Closer to home, on July 31, 2020, Connecticut Governor Lamont signed into law Bill No. 6001 making additional modifications to the existing telehealth guidelines. The new law expands the clinicians authorized to provide telehealth services to include dentists and genetic counselors. In addition, the law allows out-of-state providers to provide telehealth services in Connecticut without a Connecticut license as long as certain criteria are met. The law also requires providers to limit reimbursement from uninsured patients receiving telehealth services to the Medicare reimbursement amount.
The provisions enacted under the new law are in effect until March 15, 2021 and apply to in-network providers of fully insured plans and providers enrolled in the Connecticut Medical Assistance Program. View more information on the provisions of the law.
As recipients of Federal funding, the University is required to provide all employees and graduate assistants (collectively “employees”) and affiliated parties with training on the elements of the University’s compliance program and the University’s expectations that all will act in accordance with applicable laws, policies, and standards.
All faculty, staff, graduate assistants, and affiliates on all campuses, including UConn Health are required to receive compliance training, which may differ in type of training or frequency based on their role and responsibility.
Specific training requirements are determined based on an employee’s job function in conjunction with other University and UConn Health policies, laws and regulations. In addition, there may be requirements for employees to attest to having received training and understanding obligations and responsibilities.
Employees may be required to complete specialized and/or additional compliance-related training as needed for their positions or in an effort to maintain the institutions compliance with applicable laws and policies, whether those trainings are provided by the Office of University Compliance or another University office or entity with compliance-related responsibilities.
Review the policy.
We are pleased to announce that Alyssa Cunningham has been appointed to the role of Assistant Vice President for Healthcare Compliance and Privacy. Alyssa is an experienced lawyer with 14 years of concentrated health care law, compliance and privacy experience, who joined UConn Health’s Office of the General Counsel in 2017. With the health care regulatory environment constantly changing, Alyssa’s legal experience, knowledge of UConn Health, and expertise in the areas of health care compliance and privacy will prove extremely valuable.
Alyssa will lead both the Office of Healthcare Compliance and the Office of Privacy Protection and Management.
As a reminder, the Office of Healthcare Compliance works to ensure compliance with federal and state laws and regulations as well as University policies. Healthcare compliance at UConn Health encompasses patient care, billing and reimbursement practices and employee and student education. The Office of Privacy Protection and Management at UConn Health serves as a central resource for healthcare privacy-related matters and assists with navigating applicable rules and best practices to protect the privacy rights of our patients and other constituents.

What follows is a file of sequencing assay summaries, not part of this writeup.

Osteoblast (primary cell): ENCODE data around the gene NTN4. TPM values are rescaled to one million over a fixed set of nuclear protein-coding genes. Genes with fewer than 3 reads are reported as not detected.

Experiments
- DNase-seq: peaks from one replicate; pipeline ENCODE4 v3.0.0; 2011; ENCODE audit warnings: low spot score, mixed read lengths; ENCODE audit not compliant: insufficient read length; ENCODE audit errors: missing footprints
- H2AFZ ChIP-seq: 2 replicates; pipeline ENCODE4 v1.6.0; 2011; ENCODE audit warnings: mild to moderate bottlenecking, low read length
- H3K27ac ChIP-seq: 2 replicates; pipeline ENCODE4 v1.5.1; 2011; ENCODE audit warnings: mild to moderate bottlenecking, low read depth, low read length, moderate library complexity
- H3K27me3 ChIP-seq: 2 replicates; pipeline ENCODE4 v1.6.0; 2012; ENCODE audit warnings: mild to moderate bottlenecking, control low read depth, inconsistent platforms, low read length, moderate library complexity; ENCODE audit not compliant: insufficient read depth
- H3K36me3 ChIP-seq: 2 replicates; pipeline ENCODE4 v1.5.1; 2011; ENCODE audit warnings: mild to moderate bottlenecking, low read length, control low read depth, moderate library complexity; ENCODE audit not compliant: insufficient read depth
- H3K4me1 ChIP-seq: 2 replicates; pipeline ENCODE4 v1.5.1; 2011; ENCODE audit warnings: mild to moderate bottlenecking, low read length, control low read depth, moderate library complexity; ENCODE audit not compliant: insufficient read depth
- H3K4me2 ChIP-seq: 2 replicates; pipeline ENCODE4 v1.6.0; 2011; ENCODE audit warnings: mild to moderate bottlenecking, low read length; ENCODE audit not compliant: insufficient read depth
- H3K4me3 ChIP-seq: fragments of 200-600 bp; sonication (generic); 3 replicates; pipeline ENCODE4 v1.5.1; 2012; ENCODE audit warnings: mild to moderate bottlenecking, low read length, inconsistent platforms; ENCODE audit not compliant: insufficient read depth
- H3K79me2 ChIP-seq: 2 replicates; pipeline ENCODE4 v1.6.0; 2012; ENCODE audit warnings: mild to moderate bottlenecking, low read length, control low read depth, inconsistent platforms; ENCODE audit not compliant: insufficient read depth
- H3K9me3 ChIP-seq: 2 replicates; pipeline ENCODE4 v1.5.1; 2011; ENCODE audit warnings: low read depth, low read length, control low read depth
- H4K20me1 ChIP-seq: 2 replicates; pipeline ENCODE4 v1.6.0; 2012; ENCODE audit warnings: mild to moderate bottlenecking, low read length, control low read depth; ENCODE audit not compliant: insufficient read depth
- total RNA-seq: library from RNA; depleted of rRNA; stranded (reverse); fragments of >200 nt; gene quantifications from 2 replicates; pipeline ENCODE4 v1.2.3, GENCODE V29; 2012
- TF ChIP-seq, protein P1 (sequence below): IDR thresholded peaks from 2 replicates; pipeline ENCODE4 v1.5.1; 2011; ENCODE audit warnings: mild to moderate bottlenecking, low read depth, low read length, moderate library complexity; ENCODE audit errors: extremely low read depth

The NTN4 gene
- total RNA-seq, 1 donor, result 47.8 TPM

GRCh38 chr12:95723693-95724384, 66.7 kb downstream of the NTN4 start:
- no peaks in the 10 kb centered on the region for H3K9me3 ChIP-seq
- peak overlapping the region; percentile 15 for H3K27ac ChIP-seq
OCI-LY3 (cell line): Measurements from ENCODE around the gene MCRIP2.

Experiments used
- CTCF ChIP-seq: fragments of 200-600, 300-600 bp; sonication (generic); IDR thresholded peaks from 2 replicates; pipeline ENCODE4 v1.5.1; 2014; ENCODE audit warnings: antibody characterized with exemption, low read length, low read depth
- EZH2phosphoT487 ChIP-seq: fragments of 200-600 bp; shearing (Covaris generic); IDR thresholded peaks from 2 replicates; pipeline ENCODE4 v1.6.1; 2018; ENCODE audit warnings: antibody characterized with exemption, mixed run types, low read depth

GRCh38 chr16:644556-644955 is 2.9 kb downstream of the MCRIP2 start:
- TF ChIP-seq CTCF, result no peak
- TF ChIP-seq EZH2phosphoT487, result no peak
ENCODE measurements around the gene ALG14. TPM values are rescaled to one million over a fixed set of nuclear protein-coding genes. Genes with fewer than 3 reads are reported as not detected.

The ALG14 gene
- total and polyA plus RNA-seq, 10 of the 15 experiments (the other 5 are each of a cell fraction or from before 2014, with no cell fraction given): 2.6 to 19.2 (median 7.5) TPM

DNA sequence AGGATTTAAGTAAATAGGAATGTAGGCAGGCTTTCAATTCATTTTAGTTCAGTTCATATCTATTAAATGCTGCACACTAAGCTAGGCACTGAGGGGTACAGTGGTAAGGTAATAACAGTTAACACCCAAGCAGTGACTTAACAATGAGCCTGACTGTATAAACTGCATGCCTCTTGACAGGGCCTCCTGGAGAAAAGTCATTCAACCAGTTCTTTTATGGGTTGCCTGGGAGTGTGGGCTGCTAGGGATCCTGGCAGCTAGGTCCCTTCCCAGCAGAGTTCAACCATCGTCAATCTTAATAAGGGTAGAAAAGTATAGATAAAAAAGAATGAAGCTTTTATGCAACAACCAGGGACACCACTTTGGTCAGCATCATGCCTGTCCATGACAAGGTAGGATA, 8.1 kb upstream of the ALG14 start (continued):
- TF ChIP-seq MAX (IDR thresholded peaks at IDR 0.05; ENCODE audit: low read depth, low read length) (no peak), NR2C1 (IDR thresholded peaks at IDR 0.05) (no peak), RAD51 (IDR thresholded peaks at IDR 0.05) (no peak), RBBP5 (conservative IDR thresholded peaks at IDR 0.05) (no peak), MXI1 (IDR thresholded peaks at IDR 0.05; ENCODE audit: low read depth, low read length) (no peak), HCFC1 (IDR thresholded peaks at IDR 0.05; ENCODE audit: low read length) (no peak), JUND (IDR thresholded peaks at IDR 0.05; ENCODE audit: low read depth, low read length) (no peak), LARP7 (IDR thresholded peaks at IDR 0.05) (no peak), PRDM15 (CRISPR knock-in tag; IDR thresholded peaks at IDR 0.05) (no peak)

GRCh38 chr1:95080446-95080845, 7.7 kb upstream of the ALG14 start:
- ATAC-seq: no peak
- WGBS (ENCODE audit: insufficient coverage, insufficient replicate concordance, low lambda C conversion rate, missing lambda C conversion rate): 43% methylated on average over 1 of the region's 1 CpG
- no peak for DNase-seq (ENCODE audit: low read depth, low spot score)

Open Payments, also known as The Sunshine Act, is a national disclosure program that promotes a more transparent and accountable health care system by making the financial relationships between applicable manufacturers and group purchasing organizations (GPOs) and health care providers (physicians and teaching hospitals) available to the public.
CMS is aware that the COVID-19 pandemic is greatly impacting the healthcare community as a whole and understands the tireless work of its healthcare providers this time. However, due to statutory limitations, CMS does not have the authority to postpone the review and dispute period of April 1-May 15, 2020.
The review and dispute period for physicians and teaching hospitals remains April 1-May 15, 2020. In order to complete the review and dispute process, covered recipients must register in the Open Payments system.
Covered Recipients have until December 31, 2020 to initiate disputes of data published in 2020. If a new dispute is initiated after the 45-day review and dispute window (April 1-May 15), it will be published as original attested-to data in the initial data publication.
A comprehensive list of frequently asked questions about the Open Payments program is provided on the CMS website. These FAQs are reviewed and revised as needed in order to support the implementation of the program.
Today the regulatory landscape in healthcare is changing in response to the unique circumstances of the COVID-19 public health crisis. In addition, UConn Health has had to quickly adapt how it provides patient care in order to protect both our staff and patients. One of these areas of changing regulations and adaption is providing care through virtual medicine formats such as e-visits and telehealth. So what is the difference between an e-visits and telehealth?
Q: What is an e-visit?
A: E- Visits are patient initiated communications with their provider through an online patient portal such as MyChart. E-Visits require evaluation, assessment and management of the patient.
Q: What is telehealth?
A: Telehealth consists of a real time communication between the provider and patient using an interactive audio and video telecommunications system which the provider initiates.
Other forms of virtual medicine include telephone or audio only communications, remote image evaluations and virtual check-ins. All types of virtual encounters let the patient communicate with their provider without having to come into the office. Although these encounters are not done onsite, the same documentation principles remain.
Guidance on reimbursement and/or payment for these services is changing rapidly. Staff at UConn Health are working hard to make sure that these changes are being addressed behind the scenes to ensure the least amount of disruption for our providers. Providers who have documentation and coding questions can email firstname.lastname@example.org for assistance.